NYPD’s Bratton: Hiring Blacks Difficult Because of Criminal Records

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NYPD Commissioner Bill Bratton is facing a firestorm of criticism for comments he made to The Guardian, in which he argued that the preponderance of criminal records among black men makes it difficult to hire them as police officers.

Bratton stated, “We have a significant population gap among African-American males because so many of them have spent time in jail and, as such, we can’t hire them,” according to the article, titled, “NYPD chief Bratton says hiring black officers is difficult: ‘So many have spent time in jail.’”

After the article was published on Tuesday, Bratton furiously demanded a retraction, saying the story “was a total misrepresentation of the original story,” referring to another story about the NYPD also released by The Guardian on Tuesday. He asserted, “The original interview was done by one reporter and then they had a second reporter who took the first reporter’s story and totally misrepresented it in the second article.”

But Bratton then commented that non-white candidates for the police force were ineligible for the force because of their criminal past. He said, “That’s well known. It’s an unfortunate fact that in the male black population, a very significant percentage of them, more so than whites or other minority candidates, because of convictions, prison records, are never going to be hired by a police department. That’s a reality. That’s not a byproduct of stop-and-frisk … 15 to 20% of black males have some type of criminal history and that’s an issue of great concern in the black community.”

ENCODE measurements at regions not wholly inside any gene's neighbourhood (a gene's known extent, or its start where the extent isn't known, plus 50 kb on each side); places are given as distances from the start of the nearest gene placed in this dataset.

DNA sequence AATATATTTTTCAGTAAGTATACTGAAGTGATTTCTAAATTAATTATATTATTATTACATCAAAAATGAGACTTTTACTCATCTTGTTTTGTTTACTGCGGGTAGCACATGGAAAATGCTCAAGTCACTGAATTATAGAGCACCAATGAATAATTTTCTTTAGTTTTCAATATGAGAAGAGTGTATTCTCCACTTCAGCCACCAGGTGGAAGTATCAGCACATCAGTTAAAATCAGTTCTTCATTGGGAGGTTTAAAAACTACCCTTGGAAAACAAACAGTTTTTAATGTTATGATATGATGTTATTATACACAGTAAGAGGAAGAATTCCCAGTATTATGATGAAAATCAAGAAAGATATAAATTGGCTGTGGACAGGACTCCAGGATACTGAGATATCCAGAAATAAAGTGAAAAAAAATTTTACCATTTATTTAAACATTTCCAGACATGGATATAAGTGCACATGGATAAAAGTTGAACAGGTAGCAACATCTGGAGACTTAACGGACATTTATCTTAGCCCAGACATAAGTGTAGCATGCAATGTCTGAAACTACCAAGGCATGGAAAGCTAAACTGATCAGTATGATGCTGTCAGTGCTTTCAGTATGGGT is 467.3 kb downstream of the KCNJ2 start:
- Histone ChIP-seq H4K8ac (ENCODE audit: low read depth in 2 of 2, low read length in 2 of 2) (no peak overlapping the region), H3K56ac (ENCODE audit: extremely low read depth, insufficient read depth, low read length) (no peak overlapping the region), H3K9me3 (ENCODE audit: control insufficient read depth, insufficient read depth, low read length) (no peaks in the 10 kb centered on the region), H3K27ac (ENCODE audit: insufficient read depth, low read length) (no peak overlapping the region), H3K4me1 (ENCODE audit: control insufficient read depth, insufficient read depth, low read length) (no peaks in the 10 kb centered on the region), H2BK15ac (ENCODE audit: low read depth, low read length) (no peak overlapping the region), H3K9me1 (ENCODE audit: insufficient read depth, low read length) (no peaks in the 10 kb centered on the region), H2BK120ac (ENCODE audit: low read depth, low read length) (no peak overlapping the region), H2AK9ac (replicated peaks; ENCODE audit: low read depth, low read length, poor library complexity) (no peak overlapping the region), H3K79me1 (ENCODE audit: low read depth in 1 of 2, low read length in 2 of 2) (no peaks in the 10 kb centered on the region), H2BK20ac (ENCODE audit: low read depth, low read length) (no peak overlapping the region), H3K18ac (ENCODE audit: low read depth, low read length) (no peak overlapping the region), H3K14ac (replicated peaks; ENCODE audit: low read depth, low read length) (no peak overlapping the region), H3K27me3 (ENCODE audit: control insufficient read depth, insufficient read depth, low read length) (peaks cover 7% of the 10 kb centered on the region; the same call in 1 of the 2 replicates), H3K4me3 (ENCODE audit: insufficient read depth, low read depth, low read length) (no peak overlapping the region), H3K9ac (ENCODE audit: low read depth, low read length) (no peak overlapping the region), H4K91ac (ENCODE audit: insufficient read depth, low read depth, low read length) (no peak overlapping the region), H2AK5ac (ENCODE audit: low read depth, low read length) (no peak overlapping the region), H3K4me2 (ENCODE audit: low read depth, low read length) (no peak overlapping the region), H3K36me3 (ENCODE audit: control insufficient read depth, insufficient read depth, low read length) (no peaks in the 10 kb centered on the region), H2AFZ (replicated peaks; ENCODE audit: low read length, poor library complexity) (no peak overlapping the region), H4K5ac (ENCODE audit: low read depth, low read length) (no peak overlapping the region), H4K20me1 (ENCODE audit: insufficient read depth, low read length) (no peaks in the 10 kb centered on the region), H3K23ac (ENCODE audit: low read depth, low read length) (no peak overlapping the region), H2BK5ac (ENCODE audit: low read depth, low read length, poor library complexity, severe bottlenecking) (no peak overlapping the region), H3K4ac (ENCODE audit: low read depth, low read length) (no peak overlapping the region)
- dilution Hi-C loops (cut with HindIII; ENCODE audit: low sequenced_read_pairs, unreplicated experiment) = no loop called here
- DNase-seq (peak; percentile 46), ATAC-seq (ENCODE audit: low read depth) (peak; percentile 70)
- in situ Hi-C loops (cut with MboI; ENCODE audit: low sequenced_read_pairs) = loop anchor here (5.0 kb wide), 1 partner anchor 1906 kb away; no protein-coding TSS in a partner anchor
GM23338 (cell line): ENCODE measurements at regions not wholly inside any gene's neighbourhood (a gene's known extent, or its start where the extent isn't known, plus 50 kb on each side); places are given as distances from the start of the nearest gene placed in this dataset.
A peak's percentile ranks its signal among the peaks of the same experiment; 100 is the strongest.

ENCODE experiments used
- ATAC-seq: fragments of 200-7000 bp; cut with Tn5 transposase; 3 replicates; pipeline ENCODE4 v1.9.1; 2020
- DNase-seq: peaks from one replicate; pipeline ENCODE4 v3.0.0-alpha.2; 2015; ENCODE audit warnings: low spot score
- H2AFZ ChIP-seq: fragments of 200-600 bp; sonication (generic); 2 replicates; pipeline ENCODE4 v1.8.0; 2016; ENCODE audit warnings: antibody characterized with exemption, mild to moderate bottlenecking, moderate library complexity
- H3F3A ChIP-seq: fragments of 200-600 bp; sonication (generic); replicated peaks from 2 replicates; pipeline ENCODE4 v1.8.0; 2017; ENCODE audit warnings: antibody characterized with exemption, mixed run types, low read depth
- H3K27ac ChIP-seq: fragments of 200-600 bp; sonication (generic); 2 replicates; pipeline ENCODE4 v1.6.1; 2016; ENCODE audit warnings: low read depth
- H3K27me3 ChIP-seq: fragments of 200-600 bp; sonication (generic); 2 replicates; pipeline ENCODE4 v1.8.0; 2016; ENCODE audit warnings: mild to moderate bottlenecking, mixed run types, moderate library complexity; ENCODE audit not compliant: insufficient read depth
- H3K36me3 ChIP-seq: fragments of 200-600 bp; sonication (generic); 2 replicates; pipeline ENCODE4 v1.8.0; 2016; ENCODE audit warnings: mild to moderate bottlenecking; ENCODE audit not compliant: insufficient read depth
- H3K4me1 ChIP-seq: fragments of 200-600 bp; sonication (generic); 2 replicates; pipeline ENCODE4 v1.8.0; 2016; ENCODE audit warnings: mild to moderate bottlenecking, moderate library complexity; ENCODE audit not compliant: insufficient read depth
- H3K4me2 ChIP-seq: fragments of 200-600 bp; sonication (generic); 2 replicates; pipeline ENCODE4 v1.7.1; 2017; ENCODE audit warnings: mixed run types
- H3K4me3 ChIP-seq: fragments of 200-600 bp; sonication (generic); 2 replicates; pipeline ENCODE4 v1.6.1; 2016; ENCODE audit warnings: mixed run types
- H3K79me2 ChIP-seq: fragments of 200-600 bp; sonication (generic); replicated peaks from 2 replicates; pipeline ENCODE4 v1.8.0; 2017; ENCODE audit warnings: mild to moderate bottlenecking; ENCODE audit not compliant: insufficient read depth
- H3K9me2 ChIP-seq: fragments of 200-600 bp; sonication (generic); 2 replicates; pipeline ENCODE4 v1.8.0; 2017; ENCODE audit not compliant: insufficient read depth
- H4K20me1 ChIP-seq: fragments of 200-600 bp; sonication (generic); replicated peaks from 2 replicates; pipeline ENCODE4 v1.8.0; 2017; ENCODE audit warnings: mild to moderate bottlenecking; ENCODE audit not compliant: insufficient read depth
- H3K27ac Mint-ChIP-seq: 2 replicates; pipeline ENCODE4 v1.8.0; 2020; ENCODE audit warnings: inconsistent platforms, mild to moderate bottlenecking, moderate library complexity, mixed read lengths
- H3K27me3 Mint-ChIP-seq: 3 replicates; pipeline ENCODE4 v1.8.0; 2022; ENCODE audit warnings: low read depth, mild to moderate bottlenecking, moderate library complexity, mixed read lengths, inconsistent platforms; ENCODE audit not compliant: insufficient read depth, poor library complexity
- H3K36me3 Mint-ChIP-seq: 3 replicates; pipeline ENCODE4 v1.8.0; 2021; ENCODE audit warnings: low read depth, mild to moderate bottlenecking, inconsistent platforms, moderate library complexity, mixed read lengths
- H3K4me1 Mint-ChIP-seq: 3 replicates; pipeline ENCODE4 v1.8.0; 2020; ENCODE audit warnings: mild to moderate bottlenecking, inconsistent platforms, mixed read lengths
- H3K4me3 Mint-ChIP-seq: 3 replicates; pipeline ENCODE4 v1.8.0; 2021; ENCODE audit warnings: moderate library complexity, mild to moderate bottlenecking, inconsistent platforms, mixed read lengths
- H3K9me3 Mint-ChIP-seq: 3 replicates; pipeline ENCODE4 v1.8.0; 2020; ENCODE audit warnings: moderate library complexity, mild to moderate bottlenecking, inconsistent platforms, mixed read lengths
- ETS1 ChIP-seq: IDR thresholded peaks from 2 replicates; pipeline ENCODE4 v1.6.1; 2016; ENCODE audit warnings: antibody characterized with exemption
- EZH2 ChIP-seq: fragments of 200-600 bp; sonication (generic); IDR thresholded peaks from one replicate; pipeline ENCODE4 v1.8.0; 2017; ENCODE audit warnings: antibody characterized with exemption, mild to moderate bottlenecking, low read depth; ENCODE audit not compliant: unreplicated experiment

Black leaders went ballistic. Rochelle Bilal, vice chairwoman of the National Black Police Association, said, “There are plenty of African-Americans who haven’t been to jail. It does seem a little insensitive to say that you can’t recruit because most of us are in jail. Where does he get that?”

Vince Warren, executive director of the Center for Constitutional Rights, which won its case against the NYPD for its stop-and-frisk policy, echoed, “It’s definitely within the purview of the NYPD to fix this problem … Bratton has to deal with it and not throw up his hands and say, ‘We’re giving it the old college try.’ The NYPD needs as much aggressiveness in trying to find good qualified black candidates as it puts into trying to exclude them through stop-and-frisk and broken-windows policing.”

Letitia James, New York City’s public advocate, added, “This is a teachable moment that affirms that broken windows policing destroys lives and opportunities. We need to enact policies that promote diversity for our police force and city as a whole.”

Britton dismissed his critics, simply stating, “These are facts and I always deal with facts.” The Guardian reported that Bratton partly blamed the NYPD’s stop-and-frisk policy for its difficulty in hiring blacks, but Bratton responded that although the NYPD would not consider applicants with felony convictions, summonses caused by stop-and-frisk incidents are not a factor when the NYPD considers applicants, a point ignored by the Guardian. He concluded, “The issue of trying to hire blacks is a national issue. Every police department in America is having a hard time hiring blacks.”

About 15% of the NYPD’s 34,631 cops are black. According to the United States Census Bureau, blacks comprise 25.5% of the city’s population. The NYPD reported that in calendar year 2014, 7,227 misdemeanor criminal mischief arrests were made; 37.8% of arrestees were black.